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Another voter mandate goes up in smoke
May 11, 2017

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For the second time in as many years, the people we send to Tallahassee to represent us have not only ignored, but rode roughshod, over a voter mandate.

After voters overwhelmingly approved a water and land conservation initiative in 2014, the House and Senate in '15 evaded the intent of the 4.2 million Floridians who voted to require that a portion of fees already being collected by the state be used to "acquire, restore, improve, and manage conservation lands."

Instead of earmarking that money as intended by the 75 percent majority that voted "yes" to the constitutional amendment, the "water quality" pols we entrust to 1) represent the people who elected them and 2) adhere to the state's bedrock governing document, its constitution, brought forth a measure to allocate just a portion of that - for "operating and regulatory" expenses for existing agencies.

This year, state reps concluded the 2017 legislative session with zip-nadda-nothing accomplished in way of an implementation plan for medical marijuana.

Unless one counts wrangling over the number of operator licences and dispensary caps, and deciding how to make filling prescriptions as difficult as possible for those in need counts as answering the mandate of the 6.5 million voters who carved the legalization of medical marijuana into our state constitution last November.

A couple things.

As of deadline, a number of officials in both houses were calling for a special session as were medical marijuana proponents, including attorney John Morgan, who led the charge for legalization in both 2014, when it narrowly failed to obtain the needed 60 percent of the vote, and 2016 when it garnered an overwhelming 71 percent.

That's good. If you don't complete work that your bosses told you should be a top priority, you shouldn't be able to run on home to sit by the pool and sip iced tea.

It's also good because otherwise state Department of Health staffers -who are not accountable to the voters - have until July 3 to formulate the plan those we elected couldn't draft.

A special session, by all means.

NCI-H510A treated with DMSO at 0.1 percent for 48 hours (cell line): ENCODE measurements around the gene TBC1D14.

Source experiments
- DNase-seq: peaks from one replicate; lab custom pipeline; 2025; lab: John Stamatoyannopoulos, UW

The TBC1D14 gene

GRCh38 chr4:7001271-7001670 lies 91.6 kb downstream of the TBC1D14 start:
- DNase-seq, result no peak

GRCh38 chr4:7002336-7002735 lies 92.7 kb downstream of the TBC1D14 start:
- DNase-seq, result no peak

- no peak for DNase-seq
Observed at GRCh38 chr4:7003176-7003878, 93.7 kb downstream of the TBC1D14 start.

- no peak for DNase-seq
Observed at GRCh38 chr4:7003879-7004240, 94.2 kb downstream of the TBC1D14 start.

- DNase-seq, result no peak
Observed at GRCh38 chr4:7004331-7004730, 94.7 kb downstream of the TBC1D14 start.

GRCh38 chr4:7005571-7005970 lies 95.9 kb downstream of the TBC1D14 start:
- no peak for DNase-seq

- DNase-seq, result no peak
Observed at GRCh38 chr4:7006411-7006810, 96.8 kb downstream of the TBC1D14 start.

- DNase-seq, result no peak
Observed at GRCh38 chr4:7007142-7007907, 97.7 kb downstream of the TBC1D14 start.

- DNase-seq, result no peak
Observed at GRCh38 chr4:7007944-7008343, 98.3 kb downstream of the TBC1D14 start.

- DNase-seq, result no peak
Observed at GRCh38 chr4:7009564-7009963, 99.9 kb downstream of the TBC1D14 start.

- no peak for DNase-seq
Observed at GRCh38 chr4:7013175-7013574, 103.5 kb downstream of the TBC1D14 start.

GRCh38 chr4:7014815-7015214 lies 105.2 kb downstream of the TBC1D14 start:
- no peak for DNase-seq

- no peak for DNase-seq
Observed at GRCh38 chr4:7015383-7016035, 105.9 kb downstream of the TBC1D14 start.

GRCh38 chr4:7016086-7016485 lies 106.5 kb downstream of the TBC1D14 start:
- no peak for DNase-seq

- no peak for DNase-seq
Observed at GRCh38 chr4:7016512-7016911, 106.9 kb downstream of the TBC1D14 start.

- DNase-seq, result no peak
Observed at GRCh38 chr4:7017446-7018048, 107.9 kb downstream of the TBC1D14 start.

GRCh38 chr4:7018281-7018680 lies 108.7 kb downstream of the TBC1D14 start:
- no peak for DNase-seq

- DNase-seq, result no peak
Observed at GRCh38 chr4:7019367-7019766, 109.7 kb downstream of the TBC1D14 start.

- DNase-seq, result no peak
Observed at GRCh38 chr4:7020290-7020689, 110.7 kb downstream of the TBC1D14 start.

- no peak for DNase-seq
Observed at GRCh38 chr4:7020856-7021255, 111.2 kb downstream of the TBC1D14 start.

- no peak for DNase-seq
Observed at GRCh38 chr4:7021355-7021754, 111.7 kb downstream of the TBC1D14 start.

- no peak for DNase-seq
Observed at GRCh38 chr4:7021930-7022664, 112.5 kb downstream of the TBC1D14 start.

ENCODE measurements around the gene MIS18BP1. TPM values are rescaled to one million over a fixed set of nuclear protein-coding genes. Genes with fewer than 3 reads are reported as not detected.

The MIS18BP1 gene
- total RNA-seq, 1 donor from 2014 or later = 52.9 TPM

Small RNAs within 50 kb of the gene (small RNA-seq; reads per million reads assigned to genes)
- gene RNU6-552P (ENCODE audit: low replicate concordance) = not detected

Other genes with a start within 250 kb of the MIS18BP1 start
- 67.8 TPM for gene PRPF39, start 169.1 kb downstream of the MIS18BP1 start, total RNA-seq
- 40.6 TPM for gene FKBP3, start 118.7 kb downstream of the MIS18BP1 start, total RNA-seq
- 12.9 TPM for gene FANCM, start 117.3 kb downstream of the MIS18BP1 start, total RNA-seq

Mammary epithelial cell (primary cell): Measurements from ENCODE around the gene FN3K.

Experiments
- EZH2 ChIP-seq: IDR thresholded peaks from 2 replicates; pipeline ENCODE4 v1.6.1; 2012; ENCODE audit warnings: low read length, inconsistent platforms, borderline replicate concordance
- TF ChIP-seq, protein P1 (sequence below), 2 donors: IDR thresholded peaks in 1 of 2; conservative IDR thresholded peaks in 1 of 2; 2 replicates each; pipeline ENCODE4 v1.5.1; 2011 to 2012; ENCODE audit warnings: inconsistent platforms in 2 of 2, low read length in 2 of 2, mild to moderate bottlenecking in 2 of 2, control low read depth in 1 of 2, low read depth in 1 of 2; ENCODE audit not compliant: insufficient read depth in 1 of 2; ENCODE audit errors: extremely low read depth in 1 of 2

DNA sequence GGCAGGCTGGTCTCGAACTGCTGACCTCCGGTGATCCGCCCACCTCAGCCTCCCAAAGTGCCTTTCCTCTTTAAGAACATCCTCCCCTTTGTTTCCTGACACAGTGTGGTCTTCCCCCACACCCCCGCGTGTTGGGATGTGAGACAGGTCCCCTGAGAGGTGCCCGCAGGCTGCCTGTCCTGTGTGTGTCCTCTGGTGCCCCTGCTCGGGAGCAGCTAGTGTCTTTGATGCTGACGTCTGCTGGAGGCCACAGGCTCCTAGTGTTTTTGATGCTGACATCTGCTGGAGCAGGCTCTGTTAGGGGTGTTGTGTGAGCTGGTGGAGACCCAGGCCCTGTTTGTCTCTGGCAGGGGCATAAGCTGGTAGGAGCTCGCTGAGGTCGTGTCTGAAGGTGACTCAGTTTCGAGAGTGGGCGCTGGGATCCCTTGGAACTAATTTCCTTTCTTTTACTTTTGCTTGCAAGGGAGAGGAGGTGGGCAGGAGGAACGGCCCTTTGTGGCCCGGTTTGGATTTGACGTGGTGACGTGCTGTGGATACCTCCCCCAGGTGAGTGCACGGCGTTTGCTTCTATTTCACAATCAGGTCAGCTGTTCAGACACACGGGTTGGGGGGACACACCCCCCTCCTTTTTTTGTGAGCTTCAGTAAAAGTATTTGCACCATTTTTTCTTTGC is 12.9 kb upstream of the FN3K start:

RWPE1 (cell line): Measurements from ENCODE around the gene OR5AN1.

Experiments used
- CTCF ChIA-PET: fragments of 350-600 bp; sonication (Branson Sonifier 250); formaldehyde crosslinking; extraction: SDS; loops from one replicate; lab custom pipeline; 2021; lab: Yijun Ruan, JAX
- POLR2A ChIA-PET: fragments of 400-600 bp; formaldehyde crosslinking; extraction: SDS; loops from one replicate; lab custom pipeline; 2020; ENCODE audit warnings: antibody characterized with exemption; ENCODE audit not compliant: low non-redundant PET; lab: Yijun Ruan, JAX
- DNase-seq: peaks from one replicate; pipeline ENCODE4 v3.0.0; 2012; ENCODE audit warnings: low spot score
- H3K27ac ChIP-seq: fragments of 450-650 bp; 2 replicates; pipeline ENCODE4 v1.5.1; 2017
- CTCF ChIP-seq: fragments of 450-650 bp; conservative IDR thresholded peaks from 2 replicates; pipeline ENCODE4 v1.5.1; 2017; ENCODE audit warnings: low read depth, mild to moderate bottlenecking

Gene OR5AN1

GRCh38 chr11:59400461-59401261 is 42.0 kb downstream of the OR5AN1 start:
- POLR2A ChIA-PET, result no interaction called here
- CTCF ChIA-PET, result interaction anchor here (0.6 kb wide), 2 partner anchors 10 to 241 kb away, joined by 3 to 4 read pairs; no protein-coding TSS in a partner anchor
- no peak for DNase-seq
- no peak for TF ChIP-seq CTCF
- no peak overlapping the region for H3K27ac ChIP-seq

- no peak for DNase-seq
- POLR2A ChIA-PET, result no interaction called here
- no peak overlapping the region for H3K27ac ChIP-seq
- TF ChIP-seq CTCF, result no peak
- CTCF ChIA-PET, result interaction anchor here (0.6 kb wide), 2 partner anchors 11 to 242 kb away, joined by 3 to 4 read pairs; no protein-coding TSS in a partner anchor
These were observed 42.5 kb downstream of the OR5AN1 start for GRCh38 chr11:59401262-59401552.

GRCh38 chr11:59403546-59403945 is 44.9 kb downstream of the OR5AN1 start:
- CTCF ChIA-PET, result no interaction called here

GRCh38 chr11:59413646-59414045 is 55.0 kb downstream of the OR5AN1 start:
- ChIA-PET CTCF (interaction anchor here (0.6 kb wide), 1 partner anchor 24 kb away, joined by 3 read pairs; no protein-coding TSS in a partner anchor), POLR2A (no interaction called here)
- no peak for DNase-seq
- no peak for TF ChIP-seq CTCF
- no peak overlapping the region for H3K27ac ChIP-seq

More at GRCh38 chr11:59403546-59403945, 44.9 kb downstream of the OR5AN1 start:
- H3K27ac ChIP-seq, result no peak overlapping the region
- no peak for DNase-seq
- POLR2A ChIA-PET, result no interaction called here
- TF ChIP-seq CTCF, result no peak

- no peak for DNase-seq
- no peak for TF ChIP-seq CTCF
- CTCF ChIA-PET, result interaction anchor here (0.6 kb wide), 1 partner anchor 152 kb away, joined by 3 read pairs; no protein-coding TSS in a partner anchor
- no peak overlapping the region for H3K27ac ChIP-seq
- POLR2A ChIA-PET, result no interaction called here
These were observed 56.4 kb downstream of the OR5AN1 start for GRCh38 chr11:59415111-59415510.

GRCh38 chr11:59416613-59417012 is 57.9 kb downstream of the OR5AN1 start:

However, given the restrictions already imbedded into bills passed by the House and the Senate, and given that each would have prohibited the issuance of prescriptions for medical marijuana in smokeable form, any compromise legislation is likely to wind up in court. As is any Health Department plan that bans use of the drug in its most prescribed form, which is legal in 24 of the 29 states where medical marijuana has been approved.

"If they pass it without smoke, I'll sue for that. And win," Mr. Morgan said in an 8-minute video posted to his Facebook page after the legislative debacle.

"Everyone understood smoke would be allowed," he added.

Indeed.

We could reiterate the reasons any implementation plan should prioritize the patients to which medical marijuana would be prescribed - those with "cancer, epilepsy, glaucoma, HIV/AIDS, PTSD, ALS, Crohn's disease, Parkinson's disease, multiple sclerosis, or other debilitating medical conditions."

But Mr. Morgan said it so well, pointing out that medical marijuana is an alternative to ... "legal pharmaceuticals that hurt us, hook us, kill us. This was the best alternative..."

He also was dead on in his plea to our elected officials:

"They trusted you. And with 71 percent of the vote, there's no doubt of the will of the people...

"Put people before profits," he implored.

We agree. Pull politics from this "drug debate." Call the special session. And pass a plan that won't make voters go to court to force the amendment they approved.

Don't let another voter mandate - and our tax dollars - go up in smoke because you refuse to do the job you were elected to do.

-Breeze editorial

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